We must keep the world’s women at the fore; our security at home is intricately linked to the equality and security of women around the world.
You’ve heard it before: Women have been pushed to the brink by the impacts of the pandemic. In the United States alone, the pandemic could take women back 10 years in work place equality, and mothers are hit the hardest. Increased economic insecurity for women has led to what C. Nicole Mason, president of the Institute for Women’s Policy Research, is calling a “shecession.”
Job loss and financial hardship are the tip of the iceberg of issues affecting women and girls across the globe. In refugee camps in Kenya and Uganda, incidents of intimate partner violence, child marriage and female genital mutilation are on the rise, while girls education suffers. In Afghanistan, restrictions on movement have hindered women’s peace-building efforts in their communities and domestic violence has spiked. In conflict zones including Yemen and Syria maternal mortality will likely increase, as will incidents of gender based based violence in refugee camps.
In the coming years that it will take to recover from the coronavirus pandemic at home, we must keep the world’s women at the fore because our security at home is intricately linked to the equality and security of women around the world.
For example, the disempowerment of women at the household level is strongly associated with terrorism. As Dr. Valerie Hudson explained to the House Committee on Foreign Affairs, “Train men to terrorize women, and you train them in terrorism.”
Conversely, “When women succeed—the world succeeds,” as eloquently noted by Congresswoman Lois Frankel (D-Fla.). This pithy statement embodies the spirit and purpose of the Women, Peace and Security (WPS) Agenda.
Last month, the U.S. Civil Society Working Group for WPS convened legislators, practitioners and peacebuilding organizations—including the Alliance for Peacebuilding, Council on Foreign Relations, One Earth Future Foundation, the U.S. Institute of Peace, the Wilson Center and Women’s Action for New Directions—to discuss how the pandemic has affected peacebuilding efforts, how we can institute the principles of WPS within the U.S. context, and what we can learn from peacebuilders past and present to help solve the unique challenges of this era.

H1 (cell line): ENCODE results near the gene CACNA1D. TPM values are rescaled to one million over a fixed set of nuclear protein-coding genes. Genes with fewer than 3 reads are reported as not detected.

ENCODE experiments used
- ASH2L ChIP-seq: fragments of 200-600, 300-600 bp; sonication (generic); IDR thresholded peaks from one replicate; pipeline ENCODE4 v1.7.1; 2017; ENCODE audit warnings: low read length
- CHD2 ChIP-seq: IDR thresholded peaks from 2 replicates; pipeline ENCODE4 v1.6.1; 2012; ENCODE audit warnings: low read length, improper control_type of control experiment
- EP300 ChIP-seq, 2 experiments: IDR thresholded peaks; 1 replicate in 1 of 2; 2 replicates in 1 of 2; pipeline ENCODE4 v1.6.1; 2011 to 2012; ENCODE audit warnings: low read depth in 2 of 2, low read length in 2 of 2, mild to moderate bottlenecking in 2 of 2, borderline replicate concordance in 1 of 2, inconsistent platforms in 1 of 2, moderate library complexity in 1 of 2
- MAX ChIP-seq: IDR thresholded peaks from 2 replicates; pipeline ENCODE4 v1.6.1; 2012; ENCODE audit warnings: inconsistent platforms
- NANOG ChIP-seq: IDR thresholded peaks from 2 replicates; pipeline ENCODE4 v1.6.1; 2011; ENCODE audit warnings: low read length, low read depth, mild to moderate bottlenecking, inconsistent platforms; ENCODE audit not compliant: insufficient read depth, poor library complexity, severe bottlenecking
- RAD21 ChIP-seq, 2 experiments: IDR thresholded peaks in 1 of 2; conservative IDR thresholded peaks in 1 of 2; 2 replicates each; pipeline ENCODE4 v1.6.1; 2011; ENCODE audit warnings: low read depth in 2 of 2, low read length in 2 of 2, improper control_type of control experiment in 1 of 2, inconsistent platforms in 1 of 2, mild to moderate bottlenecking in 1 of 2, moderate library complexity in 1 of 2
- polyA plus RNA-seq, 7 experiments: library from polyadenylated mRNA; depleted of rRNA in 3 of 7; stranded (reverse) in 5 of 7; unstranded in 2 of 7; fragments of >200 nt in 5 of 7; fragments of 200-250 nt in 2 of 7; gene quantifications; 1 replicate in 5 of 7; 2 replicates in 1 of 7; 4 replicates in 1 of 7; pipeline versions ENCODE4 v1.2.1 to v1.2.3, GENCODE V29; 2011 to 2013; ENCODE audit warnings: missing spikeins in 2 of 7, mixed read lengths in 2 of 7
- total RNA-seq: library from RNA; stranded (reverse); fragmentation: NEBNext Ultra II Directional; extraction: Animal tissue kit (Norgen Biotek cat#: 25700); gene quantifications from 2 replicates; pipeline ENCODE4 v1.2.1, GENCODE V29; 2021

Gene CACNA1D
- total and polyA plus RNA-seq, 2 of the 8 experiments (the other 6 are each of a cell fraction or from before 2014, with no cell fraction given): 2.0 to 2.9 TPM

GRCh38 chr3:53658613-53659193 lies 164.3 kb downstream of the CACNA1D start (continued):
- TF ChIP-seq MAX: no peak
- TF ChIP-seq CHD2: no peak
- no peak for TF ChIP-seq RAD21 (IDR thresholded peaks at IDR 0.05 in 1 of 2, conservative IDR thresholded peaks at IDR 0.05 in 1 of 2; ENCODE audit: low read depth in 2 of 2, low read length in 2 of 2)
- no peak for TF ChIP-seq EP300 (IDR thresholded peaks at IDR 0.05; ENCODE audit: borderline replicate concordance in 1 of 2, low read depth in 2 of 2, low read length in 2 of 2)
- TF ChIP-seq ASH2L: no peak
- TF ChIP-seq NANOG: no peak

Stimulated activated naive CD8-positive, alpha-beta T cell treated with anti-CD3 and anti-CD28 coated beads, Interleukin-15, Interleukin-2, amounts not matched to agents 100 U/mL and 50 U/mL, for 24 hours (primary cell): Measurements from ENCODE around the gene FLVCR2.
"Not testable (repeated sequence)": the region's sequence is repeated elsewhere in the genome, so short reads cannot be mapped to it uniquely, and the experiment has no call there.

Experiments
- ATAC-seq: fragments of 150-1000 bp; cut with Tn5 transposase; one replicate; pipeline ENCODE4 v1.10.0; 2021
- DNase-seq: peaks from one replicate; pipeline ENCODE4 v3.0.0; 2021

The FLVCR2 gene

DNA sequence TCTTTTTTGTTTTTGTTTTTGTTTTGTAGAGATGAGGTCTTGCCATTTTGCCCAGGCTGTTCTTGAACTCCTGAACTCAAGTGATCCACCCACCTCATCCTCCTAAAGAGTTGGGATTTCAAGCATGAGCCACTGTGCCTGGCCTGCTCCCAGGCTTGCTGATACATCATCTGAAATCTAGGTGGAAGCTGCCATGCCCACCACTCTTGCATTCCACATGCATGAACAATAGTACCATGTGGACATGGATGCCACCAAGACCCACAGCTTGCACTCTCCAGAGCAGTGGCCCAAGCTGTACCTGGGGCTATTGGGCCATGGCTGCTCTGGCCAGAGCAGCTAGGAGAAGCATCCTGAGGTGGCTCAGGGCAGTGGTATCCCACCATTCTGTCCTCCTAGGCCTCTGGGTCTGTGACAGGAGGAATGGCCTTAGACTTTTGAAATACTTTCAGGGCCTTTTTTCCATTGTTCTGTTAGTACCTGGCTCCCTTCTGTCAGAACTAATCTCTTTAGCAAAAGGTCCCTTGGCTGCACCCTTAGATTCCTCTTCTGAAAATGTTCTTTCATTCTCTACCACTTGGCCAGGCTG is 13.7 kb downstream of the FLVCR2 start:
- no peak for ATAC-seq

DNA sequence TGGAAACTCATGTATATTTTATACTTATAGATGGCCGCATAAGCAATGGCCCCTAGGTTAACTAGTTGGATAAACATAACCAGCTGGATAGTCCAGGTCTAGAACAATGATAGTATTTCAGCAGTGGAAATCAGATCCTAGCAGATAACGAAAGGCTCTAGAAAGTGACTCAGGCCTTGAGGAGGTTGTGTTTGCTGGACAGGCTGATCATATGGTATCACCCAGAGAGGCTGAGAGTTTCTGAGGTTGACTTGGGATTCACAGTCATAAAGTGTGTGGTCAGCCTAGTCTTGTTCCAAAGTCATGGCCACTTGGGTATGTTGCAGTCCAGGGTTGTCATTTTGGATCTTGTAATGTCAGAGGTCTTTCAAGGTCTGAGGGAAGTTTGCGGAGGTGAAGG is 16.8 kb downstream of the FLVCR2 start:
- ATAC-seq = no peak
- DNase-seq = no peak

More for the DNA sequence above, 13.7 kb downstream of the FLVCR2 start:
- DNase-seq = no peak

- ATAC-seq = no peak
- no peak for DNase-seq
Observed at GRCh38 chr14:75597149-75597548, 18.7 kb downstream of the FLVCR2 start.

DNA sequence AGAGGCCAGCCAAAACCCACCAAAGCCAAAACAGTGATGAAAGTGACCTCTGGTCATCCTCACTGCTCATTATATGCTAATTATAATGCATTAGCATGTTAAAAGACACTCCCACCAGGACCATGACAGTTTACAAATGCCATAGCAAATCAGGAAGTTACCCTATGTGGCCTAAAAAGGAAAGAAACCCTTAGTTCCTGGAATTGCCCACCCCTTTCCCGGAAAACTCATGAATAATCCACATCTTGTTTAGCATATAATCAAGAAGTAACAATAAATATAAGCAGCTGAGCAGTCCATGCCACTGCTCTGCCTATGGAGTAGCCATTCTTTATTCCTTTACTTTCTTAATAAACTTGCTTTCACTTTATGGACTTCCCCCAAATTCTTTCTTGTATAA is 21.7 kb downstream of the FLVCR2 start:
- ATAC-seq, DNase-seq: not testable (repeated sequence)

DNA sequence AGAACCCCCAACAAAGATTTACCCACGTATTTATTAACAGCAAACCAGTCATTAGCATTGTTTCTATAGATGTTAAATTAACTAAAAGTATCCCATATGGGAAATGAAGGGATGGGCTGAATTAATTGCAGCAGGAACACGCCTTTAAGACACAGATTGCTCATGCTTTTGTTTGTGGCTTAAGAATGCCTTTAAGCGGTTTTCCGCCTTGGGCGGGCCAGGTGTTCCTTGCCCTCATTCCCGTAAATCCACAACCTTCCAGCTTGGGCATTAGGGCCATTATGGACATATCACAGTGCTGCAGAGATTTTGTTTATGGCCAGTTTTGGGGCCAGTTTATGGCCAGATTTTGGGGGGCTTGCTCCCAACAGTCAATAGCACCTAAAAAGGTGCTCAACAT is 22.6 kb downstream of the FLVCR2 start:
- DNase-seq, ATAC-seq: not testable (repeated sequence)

Here’s what they had to say:
What is Women, Peace and Security (WPS)? What progress has been made since the passage of U.N. Security Council Resolution 1325 in 2000?
What challenges remain?
Women’s stories are often overlooked.
Who are the women peacebuilders, from the highest levels of government to the violence (or conflict)-affected communities, you want to be remembered past and present this Women’s History Month?
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How do we ensure Women, Peace and Security becomes a central component of U.S. foreign policy and of governments around the world?
How does WPS enhance national and international security?
Men are important allies in the WPS agenda. How can the WPS community better engage men and boys? How can men and boys effectively champion WPS?
During COVID-19, women have been leading their communities in response efforts.
How are women in your community or worldwide responding to COVID19? How has the pandemic affected progress on the WPS Agenda?
What is the future of Women, Peace and Security? What should we be looking for in the next 20 years of the movement?
What are your go-to Women, Peace and Security resources (and sources)?
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